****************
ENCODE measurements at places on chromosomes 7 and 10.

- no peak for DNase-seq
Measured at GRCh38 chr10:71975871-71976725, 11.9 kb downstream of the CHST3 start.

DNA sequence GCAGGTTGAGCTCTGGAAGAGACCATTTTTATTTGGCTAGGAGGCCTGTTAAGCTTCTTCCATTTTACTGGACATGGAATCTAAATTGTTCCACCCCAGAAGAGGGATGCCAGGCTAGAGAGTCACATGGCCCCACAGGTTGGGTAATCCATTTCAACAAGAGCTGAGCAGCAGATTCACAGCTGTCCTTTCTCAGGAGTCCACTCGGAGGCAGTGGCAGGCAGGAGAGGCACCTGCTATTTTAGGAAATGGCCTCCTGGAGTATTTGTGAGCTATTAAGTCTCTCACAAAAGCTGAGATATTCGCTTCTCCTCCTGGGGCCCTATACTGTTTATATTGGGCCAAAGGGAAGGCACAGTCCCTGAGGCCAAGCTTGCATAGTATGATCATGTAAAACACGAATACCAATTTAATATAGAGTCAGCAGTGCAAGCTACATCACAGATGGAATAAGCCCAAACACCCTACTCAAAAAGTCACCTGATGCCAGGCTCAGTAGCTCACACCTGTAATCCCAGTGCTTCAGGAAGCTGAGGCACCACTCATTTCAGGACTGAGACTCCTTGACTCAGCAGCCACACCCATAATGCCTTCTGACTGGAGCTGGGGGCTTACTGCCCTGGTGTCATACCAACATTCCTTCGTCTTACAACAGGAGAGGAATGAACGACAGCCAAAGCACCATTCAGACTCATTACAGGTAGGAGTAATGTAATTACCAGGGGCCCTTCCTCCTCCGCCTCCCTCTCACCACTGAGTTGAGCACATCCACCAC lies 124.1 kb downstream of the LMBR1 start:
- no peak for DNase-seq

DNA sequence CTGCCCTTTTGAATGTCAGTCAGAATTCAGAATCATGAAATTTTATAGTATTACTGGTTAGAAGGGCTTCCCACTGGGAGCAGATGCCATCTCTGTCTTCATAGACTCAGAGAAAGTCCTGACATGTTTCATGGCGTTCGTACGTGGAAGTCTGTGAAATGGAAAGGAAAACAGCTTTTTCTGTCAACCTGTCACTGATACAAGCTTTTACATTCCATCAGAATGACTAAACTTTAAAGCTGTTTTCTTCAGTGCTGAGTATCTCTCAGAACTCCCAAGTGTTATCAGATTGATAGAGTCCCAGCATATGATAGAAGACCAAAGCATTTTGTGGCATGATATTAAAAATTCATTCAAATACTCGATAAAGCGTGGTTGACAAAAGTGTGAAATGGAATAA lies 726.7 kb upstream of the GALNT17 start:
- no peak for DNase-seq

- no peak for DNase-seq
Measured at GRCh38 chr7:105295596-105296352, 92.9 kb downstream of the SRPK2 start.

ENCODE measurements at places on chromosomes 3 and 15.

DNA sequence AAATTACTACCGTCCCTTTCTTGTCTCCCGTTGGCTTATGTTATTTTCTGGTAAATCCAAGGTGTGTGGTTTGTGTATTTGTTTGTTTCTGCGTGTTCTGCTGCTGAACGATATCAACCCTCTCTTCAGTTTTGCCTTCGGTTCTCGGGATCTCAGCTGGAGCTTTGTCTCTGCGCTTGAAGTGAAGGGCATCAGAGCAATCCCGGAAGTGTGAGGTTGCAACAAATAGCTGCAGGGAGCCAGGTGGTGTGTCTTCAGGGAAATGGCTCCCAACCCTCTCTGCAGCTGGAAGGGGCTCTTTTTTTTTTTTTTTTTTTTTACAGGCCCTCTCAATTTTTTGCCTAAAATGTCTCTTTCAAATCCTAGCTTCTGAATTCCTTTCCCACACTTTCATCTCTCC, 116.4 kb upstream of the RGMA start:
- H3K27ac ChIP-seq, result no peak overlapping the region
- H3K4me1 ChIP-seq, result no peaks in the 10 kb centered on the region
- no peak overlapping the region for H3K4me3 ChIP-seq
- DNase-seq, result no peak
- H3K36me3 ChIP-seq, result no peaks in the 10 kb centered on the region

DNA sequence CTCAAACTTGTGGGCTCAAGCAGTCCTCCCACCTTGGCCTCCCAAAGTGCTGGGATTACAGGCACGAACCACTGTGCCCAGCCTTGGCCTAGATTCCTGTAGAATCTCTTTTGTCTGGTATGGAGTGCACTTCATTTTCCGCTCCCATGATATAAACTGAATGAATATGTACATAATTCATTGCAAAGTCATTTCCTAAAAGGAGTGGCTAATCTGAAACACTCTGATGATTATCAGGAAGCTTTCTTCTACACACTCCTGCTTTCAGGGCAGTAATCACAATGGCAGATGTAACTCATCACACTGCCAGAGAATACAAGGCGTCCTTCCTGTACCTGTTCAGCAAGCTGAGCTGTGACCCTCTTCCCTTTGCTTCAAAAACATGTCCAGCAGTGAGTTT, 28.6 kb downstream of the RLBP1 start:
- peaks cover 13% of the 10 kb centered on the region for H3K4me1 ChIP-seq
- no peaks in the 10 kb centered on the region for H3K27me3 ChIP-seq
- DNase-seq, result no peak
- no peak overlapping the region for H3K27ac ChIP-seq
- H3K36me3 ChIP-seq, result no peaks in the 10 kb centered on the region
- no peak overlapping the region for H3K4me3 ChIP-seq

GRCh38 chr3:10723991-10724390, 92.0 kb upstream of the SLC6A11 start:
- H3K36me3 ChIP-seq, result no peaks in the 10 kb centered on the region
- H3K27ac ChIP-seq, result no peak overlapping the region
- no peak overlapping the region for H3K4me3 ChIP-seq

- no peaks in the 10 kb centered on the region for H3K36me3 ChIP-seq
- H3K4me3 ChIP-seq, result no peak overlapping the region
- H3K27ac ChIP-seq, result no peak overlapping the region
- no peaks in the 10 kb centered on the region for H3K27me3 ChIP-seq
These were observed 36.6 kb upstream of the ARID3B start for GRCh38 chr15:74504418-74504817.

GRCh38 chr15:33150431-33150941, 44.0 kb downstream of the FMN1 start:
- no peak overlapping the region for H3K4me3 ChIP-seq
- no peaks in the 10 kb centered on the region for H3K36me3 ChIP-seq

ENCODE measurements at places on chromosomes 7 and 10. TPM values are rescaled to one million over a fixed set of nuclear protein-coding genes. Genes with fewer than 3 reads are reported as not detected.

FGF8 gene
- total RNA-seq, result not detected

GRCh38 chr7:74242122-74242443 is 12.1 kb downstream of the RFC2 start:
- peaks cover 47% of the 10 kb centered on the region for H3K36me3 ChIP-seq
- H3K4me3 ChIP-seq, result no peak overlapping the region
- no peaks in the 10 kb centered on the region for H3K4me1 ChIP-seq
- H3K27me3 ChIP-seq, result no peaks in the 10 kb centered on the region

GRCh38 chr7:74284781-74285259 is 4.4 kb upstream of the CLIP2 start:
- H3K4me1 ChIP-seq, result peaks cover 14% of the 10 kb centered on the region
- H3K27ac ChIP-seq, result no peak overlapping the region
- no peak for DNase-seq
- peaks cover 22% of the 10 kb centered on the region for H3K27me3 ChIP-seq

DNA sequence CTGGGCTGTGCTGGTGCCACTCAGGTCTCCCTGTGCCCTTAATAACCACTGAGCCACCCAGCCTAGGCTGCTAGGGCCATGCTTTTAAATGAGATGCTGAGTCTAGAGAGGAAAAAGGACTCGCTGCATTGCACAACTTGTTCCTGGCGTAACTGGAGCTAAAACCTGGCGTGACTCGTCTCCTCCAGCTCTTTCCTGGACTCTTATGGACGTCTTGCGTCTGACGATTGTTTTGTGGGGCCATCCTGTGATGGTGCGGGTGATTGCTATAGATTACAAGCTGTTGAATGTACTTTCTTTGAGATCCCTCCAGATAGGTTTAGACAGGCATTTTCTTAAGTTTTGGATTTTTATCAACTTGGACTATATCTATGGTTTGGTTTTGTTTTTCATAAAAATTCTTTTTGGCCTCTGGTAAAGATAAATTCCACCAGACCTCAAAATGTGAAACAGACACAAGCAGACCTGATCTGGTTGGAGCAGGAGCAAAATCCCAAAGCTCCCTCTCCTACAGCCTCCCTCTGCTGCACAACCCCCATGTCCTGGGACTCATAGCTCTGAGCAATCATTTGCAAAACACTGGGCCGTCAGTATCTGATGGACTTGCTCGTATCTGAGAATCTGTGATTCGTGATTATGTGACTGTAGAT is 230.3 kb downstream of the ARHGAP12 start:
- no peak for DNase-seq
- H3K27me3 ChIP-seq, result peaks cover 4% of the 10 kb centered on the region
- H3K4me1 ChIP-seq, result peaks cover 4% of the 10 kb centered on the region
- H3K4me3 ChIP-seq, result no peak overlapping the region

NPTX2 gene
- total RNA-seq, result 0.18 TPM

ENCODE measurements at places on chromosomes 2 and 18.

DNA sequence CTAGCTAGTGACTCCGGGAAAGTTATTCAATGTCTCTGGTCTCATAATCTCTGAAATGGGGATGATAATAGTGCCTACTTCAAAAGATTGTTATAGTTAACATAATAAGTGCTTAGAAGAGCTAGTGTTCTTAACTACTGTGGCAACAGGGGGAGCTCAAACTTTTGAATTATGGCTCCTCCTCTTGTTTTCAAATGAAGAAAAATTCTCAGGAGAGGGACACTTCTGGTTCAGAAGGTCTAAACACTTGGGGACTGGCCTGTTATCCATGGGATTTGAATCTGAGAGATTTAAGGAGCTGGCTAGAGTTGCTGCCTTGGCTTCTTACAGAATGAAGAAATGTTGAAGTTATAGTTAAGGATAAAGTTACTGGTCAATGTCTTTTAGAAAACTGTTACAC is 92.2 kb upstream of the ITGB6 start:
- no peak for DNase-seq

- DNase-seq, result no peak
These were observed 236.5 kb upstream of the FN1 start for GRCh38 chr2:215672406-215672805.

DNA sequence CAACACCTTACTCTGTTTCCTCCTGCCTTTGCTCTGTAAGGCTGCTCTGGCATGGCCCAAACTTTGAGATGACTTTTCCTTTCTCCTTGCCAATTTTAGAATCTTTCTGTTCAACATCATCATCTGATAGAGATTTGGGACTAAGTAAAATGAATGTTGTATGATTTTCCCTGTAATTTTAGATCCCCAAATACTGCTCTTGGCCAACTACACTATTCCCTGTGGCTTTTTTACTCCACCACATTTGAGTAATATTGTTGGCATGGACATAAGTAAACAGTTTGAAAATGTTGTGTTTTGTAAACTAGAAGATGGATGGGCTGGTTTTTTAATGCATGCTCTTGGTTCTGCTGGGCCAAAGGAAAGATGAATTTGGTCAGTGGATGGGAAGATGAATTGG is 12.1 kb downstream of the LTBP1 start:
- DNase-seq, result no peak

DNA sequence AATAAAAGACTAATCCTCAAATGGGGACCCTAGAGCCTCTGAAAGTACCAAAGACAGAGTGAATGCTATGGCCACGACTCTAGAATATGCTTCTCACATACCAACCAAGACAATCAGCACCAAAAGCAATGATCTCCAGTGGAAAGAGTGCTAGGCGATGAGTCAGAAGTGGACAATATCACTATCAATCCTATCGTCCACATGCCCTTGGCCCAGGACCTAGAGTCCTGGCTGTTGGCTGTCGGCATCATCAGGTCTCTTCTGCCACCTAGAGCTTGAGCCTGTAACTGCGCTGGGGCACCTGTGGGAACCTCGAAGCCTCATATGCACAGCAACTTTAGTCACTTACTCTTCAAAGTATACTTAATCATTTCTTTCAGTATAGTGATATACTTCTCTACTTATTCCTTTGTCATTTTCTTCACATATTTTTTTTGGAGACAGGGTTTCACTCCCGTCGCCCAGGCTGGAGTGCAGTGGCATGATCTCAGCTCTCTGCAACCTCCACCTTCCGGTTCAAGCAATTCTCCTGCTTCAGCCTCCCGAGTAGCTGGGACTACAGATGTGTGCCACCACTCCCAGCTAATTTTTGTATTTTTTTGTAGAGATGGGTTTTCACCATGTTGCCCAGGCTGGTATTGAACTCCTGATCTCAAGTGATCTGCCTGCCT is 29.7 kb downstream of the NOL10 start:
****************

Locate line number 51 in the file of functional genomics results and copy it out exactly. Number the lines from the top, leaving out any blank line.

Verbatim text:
- H3K27me3 ChIP-seq, result peaks cover 4% of the 10 kb centered on the region